Chronicle of the Middle East and North Africa

Assad’s French Arrest Warrant: Symbolic Statement or Step Toward Justice?

Assad’s French Arrest Warrant remains an active tool, sparking divergent views on its significance while the Syrian people bear its heaviest burden.

Assad’s French Arrest Warrant
A photo taken on May 22nd, 2021, during a demonstration of the Syrian community against Bashar al-Assad in France’s Rennes. Quentin Vernault/ Hans Lucas/ Hans Lucas via AFP

Hussein Ali Alzoubi

The French arrest warrant issued against Syrian President Bashar al-Assad, his brother Maher and his senior aides remains an active legal instrument. According to Tarek Hokan, a lawyer and the director of the Strategic Litigation Project at the Syrian Center for Media and Freedom of Expression (SCM), pursuing justice in this matter is an enduring process that must culminate to establish peace in Syria.

The SCM, together with the Civil Rights Defenders Organization, filed a criminal complaint before the French judiciary seeking the arrest of al-Assad for his crimes during the Syrian crisis.

On 15 November 2023, the French judiciary issued arrest warrants for al-Assad and his brother Maher, who serves as the de facto commander of the Fourth Division in the Syrian army. The warrant also included two generals affiliated with the Syrian regime: Ghassan Abbas, director of Branch 450 of the Syrian Scientific Studies and Research Centre (SSRC), and Bassam al-Hassan, the presidential adviser for strategic affairs and liaison officer between the presidential palace and the SSRC.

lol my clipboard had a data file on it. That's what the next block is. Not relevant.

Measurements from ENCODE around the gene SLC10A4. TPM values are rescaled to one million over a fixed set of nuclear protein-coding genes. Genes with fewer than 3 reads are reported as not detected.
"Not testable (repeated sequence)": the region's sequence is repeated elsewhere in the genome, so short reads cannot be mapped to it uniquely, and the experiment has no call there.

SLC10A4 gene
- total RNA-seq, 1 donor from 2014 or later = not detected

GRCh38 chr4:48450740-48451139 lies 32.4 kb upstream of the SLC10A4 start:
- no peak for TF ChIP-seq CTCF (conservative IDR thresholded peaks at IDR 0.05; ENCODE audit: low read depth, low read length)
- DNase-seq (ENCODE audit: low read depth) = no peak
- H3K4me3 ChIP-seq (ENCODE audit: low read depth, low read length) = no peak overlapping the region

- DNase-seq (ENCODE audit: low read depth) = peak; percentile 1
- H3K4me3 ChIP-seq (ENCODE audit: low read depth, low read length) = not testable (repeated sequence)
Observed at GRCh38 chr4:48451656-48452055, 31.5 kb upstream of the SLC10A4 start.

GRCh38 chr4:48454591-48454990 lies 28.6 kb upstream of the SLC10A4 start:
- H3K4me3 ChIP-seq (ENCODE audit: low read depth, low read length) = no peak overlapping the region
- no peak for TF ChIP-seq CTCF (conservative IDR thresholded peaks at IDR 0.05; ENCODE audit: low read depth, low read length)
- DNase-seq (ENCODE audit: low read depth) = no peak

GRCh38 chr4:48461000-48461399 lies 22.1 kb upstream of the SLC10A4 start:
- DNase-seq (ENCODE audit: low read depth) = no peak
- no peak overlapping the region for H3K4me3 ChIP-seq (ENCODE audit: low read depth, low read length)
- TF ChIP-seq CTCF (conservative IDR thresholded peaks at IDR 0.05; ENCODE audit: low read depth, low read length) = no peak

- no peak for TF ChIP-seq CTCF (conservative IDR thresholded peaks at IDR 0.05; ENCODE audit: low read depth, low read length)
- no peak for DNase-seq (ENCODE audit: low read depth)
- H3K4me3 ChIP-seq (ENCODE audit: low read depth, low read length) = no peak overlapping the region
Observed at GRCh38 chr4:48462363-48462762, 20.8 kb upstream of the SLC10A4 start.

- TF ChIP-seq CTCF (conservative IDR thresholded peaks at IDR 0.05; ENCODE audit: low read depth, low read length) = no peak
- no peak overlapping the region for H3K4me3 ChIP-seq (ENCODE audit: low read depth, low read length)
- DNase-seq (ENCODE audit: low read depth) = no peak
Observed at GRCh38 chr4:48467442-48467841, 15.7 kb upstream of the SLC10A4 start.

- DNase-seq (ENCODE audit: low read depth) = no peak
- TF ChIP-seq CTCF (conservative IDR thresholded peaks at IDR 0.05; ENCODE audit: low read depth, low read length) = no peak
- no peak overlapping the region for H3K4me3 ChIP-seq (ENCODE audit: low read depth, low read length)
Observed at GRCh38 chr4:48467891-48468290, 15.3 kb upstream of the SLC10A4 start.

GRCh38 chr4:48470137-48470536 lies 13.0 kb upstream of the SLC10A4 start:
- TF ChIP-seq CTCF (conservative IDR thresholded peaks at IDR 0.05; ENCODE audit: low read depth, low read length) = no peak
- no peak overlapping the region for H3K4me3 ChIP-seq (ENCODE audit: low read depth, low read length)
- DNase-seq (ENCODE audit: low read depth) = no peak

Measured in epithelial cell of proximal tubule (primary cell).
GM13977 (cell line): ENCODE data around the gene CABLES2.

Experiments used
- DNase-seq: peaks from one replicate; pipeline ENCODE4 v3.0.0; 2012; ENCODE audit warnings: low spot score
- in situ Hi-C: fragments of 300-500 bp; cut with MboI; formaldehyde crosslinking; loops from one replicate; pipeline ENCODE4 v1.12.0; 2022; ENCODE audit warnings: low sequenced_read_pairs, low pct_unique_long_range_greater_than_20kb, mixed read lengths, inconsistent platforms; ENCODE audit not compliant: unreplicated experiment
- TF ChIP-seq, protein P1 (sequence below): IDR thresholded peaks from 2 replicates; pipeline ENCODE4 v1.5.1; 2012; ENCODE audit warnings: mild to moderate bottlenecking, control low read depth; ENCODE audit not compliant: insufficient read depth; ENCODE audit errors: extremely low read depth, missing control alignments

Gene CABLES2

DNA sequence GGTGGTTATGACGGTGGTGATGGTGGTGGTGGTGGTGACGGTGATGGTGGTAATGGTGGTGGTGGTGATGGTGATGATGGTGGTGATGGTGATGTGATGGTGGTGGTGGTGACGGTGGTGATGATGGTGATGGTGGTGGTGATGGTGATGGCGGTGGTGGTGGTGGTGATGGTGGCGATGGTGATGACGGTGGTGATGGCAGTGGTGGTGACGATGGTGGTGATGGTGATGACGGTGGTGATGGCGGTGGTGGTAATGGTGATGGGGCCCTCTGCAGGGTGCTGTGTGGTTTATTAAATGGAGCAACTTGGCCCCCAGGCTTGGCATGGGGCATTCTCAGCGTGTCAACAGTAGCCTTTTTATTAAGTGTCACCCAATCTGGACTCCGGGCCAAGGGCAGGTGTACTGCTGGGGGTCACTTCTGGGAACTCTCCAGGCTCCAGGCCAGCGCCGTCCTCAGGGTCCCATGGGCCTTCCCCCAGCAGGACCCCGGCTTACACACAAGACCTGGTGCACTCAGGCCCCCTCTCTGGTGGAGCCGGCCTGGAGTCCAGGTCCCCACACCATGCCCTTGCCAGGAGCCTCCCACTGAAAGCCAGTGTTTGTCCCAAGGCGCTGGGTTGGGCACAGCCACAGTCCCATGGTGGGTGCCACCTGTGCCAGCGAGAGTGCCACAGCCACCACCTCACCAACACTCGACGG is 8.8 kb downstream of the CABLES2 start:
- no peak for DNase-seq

The arrest warrants were issued for charges of complicity in crimes against humanity and war crimes over the use of banned sarin gas in attacks launched on Eastern Ghouta and Moadamiyet al-Sham in Rif Dimashq Governorate on 21 August 2013.

According to statements made by the United States and reports from various activists, these attacks resulted in the tragic loss of over a thousand Syrian lives.

In a discussion with Fanack, Hokan mentioned that on 20 December 2023, the French public prosecutor filed an appeal against the arrest warrant’s legality, citing Bashar al-Assad’s presidential immunity as the primary grounds. Hokan considers the appeal request “contradictory.” The prominent Syrian activist and human rights advocate remarked on the situation that “there is compelling evidence establishing al-Assad’s responsibility for the chemical attacks. Nonetheless, the public prosecutor sought the opinion of the Court of Appeal.”

He further elaborated, “From a legal perspective, both the public prosecutor and the party against whom the warrant was issued possess the right to request an appeal. Ironically, the initiator of the appeal was the French public prosecutor, not the Syrian government.”

The issuing of the warrant has raised numerous questions, especially due to its timing, closely following Bashar al-Assad’s return to the Arab League. Notably, al-Assad attended the last Arab summit hosted by Saudi Arabia in November, a move seen as an attempt to bolster his position on both Arab and global stages. Tarek Hokan suggests that the warrant’s timing is not inherently politically motivated. He underscores that the legal procedures, which took a long time, have naturally reached this stage and happened to coincide with recent political events.